Influential business weekly The Economist recently proposed that voluntary climate-related guidelines for listed companies drawn up by the Financial Stability Board, an international body that monitors global financial system, should be made mandatory.

CDP report: https://www.cdp.net/en/investor/sector-research/consumer-goods-report

Follow Frank Jordans on Twitter at http://www.twitter.com/wirereporter

This image provided by the U.S. District Court in Maryland shows a photo of firearms and ammunition that was in the motion for detention pending trial in the case against Christopher Paul Hasson. Prosecutors say that Hasson, a Coast Guard lieutenant is a "domestic terrorist" who wrote about biological attacks and had a hit list that included prominent Democrats and media figures. He is due in court on Feb. 21 in Maryland. Prosecutors say Hasson espoused extremist views for years. Court papers say Hasson described an "interesting idea" in a 2017 draft email that included "biological attacks followed by attack on food supply." (U.S. District Court via AP)
https://www.sunburynews.com/wp-content/uploads/sites/48/2019/02/web1_122375876-c6065d7e255641a4866af086ad1d4d85.jpgThis image provided by the U.S. District Court in Maryland shows a photo of firearms and ammunition that was in the motion for detention pending trial in the case against Christopher Paul Hasson. Prosecutors say that Hasson, a Coast Guard lieutenant is a "domestic terrorist" who wrote about biological attacks and had a hit list that included prominent Democrats and media figures. He is due in court on Feb. 21 in Maryland. Prosecutors say Hasson espoused extremist views for years. Court papers say Hasson described an "interesting idea" in a 2017 draft email that included "biological attacks followed by attack on food supply." (U.S. District Court via AP)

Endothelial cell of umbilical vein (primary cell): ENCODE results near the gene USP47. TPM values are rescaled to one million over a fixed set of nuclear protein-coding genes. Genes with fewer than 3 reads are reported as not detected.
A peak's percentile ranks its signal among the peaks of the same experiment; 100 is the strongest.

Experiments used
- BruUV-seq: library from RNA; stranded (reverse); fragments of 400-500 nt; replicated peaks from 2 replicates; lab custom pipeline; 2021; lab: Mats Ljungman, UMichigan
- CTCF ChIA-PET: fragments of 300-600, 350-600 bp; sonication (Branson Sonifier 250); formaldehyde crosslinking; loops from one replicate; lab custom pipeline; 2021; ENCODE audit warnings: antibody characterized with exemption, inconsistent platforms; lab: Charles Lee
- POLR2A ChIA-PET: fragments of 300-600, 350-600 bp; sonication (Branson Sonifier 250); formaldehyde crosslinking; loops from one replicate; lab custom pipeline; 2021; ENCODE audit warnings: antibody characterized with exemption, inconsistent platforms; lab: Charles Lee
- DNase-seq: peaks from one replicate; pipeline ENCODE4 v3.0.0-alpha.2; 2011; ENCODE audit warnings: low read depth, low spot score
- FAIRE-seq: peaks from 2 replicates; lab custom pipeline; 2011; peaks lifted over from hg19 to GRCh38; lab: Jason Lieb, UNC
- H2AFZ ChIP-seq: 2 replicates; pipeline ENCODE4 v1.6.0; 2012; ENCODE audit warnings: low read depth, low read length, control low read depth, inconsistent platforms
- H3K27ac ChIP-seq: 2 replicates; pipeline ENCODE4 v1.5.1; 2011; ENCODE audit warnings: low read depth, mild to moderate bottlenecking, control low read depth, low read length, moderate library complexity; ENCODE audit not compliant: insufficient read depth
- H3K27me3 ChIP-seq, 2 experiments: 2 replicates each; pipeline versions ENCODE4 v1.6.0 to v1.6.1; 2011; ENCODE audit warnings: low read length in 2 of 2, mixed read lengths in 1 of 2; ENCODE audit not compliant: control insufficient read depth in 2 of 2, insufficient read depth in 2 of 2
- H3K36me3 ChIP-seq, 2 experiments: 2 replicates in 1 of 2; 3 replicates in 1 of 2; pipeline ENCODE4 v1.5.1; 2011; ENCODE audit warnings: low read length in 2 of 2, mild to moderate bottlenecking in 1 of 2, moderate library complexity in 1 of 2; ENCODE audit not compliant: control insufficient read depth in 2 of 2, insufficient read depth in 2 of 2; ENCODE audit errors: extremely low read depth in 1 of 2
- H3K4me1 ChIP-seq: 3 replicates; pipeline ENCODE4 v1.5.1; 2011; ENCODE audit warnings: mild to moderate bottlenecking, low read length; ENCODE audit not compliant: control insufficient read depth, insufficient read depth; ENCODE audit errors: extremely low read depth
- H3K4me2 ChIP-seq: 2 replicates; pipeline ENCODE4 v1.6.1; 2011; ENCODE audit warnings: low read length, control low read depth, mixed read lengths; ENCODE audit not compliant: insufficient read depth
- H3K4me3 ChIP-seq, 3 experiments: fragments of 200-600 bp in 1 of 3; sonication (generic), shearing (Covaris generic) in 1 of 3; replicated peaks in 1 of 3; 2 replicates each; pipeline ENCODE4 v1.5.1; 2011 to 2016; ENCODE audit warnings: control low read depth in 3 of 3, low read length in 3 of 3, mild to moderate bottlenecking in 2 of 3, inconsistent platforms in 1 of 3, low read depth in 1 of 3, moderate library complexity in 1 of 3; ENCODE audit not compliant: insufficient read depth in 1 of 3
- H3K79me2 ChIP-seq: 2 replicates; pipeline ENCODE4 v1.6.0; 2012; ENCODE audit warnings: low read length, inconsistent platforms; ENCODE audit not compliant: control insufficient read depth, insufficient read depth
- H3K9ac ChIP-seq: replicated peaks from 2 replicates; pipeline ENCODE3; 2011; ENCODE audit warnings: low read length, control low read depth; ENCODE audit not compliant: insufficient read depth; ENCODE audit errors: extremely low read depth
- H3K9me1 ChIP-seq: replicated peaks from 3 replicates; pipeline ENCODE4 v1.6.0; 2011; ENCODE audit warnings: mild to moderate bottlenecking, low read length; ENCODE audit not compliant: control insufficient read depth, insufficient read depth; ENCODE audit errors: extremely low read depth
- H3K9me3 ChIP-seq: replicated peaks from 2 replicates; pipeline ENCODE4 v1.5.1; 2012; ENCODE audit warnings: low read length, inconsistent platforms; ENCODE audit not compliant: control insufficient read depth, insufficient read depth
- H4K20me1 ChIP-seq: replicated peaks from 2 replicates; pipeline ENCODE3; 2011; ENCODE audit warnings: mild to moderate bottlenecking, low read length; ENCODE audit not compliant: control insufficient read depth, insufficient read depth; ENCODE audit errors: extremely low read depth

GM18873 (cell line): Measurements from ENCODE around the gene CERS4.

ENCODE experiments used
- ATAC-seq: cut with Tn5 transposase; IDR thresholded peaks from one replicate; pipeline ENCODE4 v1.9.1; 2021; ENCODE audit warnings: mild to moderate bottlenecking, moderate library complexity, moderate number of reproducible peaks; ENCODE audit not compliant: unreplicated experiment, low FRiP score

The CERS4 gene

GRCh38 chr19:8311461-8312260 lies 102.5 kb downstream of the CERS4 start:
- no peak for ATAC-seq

U.S. Attorney Robert Hur, center, of the District of Maryland, speaks as Art Walker, left, special agent from the Coast Guard investigative service, and Gordon Johnson, special agent in charge of the FBI’s Baltimore office, listen during a news conference about Coast Guard Lt. Christopher Paul Hasson, Thursday, Feb. 21, 2019, outside the federal courthouse in Greenbelt, Md. Hasson is suspected of drawing up a hit list of top Democrats and network TV journalists spent hours on his work computer researching the words and deeds of infamous bombers and mass shooters while also stockpiling weapons, federal prosecutors said Thursday. (AP Photo/Michael Kunzelman)
https://www.sunburynews.com/wp-content/uploads/sites/48/2019/02/web1_122375876-5fe6bb5f41484761b5fe7105dbbe81d0.jpgU.S. Attorney Robert Hur, center, of the District of Maryland, speaks as Art Walker, left, special agent from the Coast Guard investigative service, and Gordon Johnson, special agent in charge of the FBI’s Baltimore office, listen during a news conference about Coast Guard Lt. Christopher Paul Hasson, Thursday, Feb. 21, 2019, outside the federal courthouse in Greenbelt, Md. Hasson is suspected of drawing up a hit list of top Democrats and network TV journalists spent hours on his work computer researching the words and deeds of infamous bombers and mass shooters while also stockpiling weapons, federal prosecutors said Thursday. (AP Photo/Michael Kunzelman)